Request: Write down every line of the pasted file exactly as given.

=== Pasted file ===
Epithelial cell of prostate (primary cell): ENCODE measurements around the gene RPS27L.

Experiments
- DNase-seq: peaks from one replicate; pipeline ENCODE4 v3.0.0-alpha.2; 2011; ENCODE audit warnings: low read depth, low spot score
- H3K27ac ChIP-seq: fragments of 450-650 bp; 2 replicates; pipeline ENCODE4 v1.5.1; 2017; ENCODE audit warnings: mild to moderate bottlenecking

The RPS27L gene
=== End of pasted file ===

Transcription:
Epithelial cell of prostate (primary cell): ENCODE measurements around the gene RPS27L.

Experiments
- DNase-seq: peaks from one replicate; pipeline ENCODE4 v3.0.0-alpha.2; 2011; ENCODE audit warnings: low read depth, low spot score
- H3K27ac ChIP-seq: fragments of 450-650 bp; 2 replicates; pipeline ENCODE4 v1.5.1; 2017; ENCODE audit warnings: mild to moderate bottlenecking

The RPS27L gene